being a digital nomad can suck

Four Reasons Why Being a Digital Nomad Can Suck…Hard

The peaks and troughs of being a digital nomad and living in many different locations temporarily has been one of, if not the best decision I’ve ever made in my life.

I have the luxury of not being confined to an office chair listening to Karen and Phillip talking about absolutely nothing, and I certainly don’t have to experience another sterile environment with shit chairs and white walls surrounding them – I can be where I want when I want and there’s not a damn thing anyone can do to stop me.

However, despite what anyone tells you, there are multiple hardships associated with being a committed digital nomad, some of which are easily managed, whilst others can be detrimental to your mental wellbeing.

Here are the four persistent ball aches of being a digital nomad.

Distraction Kills Your Business

distractions

Distraction is one of the number one killers for anyone working as a digital nomad. I’ve often given myself the Homer Simpson treatment with multiple “oh, birdie!” moments in favour of knuckling down and smashing out the work that’s been set for me.

The problem with distraction in another country or location, especially when you’ve only just landed or set yourself up in your new pad, is the desire to explore everything new takes over your desire to plow through your existing work responsibilities.

Some of my “proper” first jobs as a digital nomad started when I was travelling through Western Australia. I had a few basic content writing jobs to get through for a health & lifestyle website and the deadlines were tough – in fact, tougher than what I’m mostly used to now.

I, being a total noobie, prioritised fun, sightseeing, and beers over keeping myself on track and getting what I really needed to do ready for my client. This, unfortunately, led to me not taking my work seriously and missing deadlines, which ultimately left me with a dwindling client list.

If you’re serious about becoming a digital nomad, distraction needs to be limited to the point where it’s non-existent, especially when deadlines are mounting. Make sure you set aside enough time to get everything done during the day/the week and save your fun and enjoyment when you eventually have enough completed to hit those deadlines.

Isolation Sends the Mind and Body to Despair

Isolation

Isolation is a slow-burn and something that will creep up on you gradually if not confronted.

Most isolation cases as a digital nomad happen when you prioritise work over any kind of enjoyment; you hole yourself up in your temporary apartment or hostel with no social interaction and you just plug away at your work.

This is an eventual nail in the coffin for your own sanity.

Despite what I said about needing to meet deadlines, you have to make sure you make time for yourself. Nurturing friendships, no matter how short or long-term, is essential to your own peace of mind and gives you that much-needed break away from a computer screen.

I’ve never experienced true isolation whilst being a digital nomad, but I’ve met others who have been through it. They told me how the burden of their work commitments practically swallowed them up and spat them back out without them even noticing, which eventually put them in a bad frame of mind until they became conscious of how much of a toll doing 12 hours a day put on their own wellbeing.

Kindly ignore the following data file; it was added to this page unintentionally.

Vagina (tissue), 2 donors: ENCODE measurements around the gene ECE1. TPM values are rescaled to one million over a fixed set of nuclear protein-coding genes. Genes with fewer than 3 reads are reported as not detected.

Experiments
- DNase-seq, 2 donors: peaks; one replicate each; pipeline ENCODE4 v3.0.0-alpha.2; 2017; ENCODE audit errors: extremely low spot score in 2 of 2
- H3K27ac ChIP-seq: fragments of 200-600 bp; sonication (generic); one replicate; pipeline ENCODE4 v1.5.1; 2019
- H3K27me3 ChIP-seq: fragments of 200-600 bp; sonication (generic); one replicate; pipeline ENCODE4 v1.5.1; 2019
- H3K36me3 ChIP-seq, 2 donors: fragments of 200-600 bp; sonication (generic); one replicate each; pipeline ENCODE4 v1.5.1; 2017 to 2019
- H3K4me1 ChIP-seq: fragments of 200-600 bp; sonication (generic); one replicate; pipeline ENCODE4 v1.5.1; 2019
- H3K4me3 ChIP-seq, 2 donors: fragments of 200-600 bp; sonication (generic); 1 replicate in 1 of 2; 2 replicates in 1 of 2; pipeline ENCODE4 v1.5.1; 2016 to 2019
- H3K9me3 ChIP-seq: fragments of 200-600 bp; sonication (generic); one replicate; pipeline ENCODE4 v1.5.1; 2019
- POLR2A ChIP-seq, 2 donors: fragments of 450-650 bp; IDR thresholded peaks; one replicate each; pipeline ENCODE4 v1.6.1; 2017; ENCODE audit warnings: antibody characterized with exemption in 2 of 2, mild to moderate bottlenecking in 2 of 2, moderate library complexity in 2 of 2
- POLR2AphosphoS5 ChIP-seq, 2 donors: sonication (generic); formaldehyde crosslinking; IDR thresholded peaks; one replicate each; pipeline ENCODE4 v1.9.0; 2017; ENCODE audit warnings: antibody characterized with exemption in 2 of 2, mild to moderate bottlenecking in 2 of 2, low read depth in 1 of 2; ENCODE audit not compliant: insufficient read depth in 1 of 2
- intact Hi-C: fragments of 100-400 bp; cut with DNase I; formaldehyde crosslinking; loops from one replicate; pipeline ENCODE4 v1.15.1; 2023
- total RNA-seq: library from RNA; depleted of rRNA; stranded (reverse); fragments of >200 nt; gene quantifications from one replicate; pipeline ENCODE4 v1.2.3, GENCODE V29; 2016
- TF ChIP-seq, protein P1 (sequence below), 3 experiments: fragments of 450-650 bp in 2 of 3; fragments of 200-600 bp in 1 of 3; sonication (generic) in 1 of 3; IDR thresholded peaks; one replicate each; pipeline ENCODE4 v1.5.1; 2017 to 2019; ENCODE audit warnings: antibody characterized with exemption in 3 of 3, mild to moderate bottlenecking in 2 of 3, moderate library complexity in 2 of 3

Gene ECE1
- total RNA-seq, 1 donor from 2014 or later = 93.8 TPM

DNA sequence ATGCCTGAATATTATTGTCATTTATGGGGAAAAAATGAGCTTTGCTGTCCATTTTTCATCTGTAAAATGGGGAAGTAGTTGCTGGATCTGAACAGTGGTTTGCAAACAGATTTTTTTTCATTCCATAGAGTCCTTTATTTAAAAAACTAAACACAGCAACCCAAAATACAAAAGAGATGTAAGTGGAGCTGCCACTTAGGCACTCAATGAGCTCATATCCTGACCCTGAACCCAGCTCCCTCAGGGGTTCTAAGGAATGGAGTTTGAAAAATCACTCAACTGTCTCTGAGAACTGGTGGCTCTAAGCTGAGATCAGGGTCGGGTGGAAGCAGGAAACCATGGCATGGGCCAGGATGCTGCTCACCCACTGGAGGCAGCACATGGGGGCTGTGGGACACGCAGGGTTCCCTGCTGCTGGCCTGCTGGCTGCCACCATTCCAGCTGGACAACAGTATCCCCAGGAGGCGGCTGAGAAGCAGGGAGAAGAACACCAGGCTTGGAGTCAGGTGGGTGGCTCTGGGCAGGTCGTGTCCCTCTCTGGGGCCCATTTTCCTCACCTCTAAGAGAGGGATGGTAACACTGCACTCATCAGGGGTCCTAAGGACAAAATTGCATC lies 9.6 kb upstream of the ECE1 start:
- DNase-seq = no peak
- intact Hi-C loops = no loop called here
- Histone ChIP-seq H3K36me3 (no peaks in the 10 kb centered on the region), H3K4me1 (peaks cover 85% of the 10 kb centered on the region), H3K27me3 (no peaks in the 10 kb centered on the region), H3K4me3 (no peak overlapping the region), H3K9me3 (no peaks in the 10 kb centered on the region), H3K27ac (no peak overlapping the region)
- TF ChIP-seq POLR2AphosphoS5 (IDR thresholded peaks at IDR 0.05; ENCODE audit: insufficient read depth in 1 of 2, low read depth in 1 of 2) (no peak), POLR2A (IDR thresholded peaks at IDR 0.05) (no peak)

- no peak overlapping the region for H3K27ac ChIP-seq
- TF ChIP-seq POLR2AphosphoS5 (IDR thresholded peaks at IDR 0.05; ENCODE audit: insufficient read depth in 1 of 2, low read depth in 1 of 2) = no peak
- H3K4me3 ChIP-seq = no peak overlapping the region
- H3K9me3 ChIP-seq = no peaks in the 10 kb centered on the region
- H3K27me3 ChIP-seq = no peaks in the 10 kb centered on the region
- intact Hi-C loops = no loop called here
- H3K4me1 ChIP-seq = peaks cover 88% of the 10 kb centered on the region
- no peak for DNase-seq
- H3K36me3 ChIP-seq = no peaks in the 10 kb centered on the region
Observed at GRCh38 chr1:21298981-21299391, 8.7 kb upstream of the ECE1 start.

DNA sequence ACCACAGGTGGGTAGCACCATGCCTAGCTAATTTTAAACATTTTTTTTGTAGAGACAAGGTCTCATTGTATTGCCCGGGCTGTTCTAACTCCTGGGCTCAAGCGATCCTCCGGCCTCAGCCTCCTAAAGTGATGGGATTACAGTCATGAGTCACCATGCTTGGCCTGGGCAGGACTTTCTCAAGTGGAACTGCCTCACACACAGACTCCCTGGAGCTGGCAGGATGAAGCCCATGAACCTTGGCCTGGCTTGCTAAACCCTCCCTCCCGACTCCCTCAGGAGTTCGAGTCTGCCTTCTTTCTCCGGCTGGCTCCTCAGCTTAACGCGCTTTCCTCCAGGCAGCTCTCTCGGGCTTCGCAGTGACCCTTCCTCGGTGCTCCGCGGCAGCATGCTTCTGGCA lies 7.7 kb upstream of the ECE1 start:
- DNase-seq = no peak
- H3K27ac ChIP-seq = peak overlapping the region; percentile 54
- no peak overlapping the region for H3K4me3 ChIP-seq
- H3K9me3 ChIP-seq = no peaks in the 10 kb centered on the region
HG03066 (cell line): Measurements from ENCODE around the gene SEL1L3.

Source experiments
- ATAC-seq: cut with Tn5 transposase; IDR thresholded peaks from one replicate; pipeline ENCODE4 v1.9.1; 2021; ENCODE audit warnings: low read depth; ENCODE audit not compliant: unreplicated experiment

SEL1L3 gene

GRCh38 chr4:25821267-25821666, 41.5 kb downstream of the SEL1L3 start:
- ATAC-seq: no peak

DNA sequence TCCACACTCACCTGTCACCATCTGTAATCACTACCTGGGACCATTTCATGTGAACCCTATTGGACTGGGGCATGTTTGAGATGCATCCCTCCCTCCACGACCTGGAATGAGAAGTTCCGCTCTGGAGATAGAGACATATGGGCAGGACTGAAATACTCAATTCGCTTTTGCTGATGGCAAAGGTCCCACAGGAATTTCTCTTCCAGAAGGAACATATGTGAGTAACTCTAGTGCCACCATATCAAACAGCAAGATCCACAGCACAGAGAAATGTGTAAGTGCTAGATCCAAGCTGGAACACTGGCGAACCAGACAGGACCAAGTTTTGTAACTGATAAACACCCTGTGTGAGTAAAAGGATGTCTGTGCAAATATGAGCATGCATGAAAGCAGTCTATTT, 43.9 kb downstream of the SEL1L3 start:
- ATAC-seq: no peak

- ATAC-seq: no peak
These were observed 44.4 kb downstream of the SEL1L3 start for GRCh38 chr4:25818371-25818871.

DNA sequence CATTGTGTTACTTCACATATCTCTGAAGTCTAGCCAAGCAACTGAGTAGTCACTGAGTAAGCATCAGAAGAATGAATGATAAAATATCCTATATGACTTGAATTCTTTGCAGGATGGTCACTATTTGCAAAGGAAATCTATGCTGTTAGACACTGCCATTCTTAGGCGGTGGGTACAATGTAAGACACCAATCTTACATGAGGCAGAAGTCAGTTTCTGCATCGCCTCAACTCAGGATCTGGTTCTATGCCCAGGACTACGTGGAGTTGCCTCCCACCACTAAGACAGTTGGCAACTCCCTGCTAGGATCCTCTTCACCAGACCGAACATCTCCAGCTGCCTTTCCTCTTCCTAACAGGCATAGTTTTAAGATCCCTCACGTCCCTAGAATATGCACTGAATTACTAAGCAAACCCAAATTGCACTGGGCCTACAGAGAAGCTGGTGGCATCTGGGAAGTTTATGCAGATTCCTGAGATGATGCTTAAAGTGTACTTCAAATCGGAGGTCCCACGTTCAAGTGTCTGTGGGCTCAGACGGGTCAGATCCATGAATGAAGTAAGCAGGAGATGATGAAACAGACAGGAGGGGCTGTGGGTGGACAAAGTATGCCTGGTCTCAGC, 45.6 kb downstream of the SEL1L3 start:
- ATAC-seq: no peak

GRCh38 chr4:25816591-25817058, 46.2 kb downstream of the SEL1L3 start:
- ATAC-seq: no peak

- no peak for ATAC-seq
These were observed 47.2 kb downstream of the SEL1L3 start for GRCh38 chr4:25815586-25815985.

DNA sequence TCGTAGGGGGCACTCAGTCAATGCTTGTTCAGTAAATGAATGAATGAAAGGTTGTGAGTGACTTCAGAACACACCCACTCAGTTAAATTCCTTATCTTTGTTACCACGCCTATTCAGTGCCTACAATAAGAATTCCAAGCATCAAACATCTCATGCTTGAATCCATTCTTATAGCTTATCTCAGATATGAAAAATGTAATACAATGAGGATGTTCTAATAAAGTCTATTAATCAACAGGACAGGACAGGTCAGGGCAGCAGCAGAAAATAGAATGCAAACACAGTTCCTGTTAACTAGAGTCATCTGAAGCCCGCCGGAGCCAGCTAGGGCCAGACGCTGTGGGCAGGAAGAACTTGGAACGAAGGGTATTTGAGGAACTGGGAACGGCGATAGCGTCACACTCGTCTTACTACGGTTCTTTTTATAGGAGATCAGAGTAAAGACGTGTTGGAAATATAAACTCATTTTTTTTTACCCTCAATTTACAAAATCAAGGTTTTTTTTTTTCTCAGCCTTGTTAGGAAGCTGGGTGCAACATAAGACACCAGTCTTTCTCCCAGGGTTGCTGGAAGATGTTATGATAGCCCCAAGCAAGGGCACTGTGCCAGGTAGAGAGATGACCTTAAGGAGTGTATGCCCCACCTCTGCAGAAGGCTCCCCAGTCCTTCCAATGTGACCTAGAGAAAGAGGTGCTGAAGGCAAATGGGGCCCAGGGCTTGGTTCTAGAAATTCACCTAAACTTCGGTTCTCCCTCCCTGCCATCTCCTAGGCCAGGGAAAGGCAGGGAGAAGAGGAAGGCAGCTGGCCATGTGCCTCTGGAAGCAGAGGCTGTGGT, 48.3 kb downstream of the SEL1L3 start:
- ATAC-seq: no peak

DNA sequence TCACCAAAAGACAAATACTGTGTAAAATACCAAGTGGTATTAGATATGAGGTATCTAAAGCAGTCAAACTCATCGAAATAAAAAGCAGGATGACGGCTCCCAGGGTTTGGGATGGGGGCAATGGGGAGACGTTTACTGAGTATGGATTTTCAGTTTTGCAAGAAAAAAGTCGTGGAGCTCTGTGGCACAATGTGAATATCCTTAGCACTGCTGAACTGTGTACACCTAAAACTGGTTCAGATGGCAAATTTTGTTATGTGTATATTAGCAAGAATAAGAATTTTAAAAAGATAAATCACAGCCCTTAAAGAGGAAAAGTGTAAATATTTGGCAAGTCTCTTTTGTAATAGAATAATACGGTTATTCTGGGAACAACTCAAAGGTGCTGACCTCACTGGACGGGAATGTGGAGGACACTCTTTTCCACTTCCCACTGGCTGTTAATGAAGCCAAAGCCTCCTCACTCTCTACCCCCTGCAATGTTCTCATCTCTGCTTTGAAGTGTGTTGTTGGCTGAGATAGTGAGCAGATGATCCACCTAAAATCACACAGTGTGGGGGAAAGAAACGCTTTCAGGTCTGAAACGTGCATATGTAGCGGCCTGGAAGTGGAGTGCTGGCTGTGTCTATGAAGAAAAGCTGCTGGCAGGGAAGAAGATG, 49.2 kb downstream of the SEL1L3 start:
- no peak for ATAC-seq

READ MORE: A self-care guide for digital nomads

All Illness and No Work Makes Jack a Very Poor Boy

illness
Having a good insurance is important. We recommend SafetyWing.

Ok, so the subtitle to this section is a little bit over-the-top, but you kind of get the idea of what I’m trying to say.

Illness can strike at any time, particularly when you’re in a tropical country and the bacteria isn’t quite what your body is used to. I mean, it happens to the most hardened of digital nomads and will probably happen to you at some point.

The problem with illness is it’s often synonymous with not being able to work. And what happens when you don’t work? You don’t get paid. And what happens when you don’t get paid? You have to budget harder than you did before (unless you’ve been very smart with your money or you have very rich parents who give you an allowance).

Unfortunately, not everyone has the aptitude for saving money for an illness week, no they have an endless pot of gold from the bank of mum and dad.

Sometimes it’s just a way for nature and our biology to act against us and, frankly, it sucks. Really sucks.

Money and the Problems That Comes with It

money problems

Tying in quite nicely to the previous point is finances and the perpetual anxiety that comes with it, which is something I can honestly relate to.

Money, though amazing when you have it, can be the proverbial route of all evil.

If you don’t work because of illness or other extenuating circumstances, what do you think about first?

That’s right. You think about money and how you’re going to survive for the next week/month/year/eternity.

This mentality, though necessary, can leave you feeling at the mercy of your bank account and the number stamped across the ATM screen. Even if you see your money go down by a couple of pounds/dollars/whatever currency you use, you’re already anxious thinking about what will happen to you.

One of the best ways to deal with this is to make sure you save as best you can, even if you have to dispose of luxuries in your life – this will give you a nice financial safety net ready for these sorts of problems.

If after reading all this you still feel like you want to adopt the nomadic lifestyle, have a read at our guide on how to become a digital nomad.

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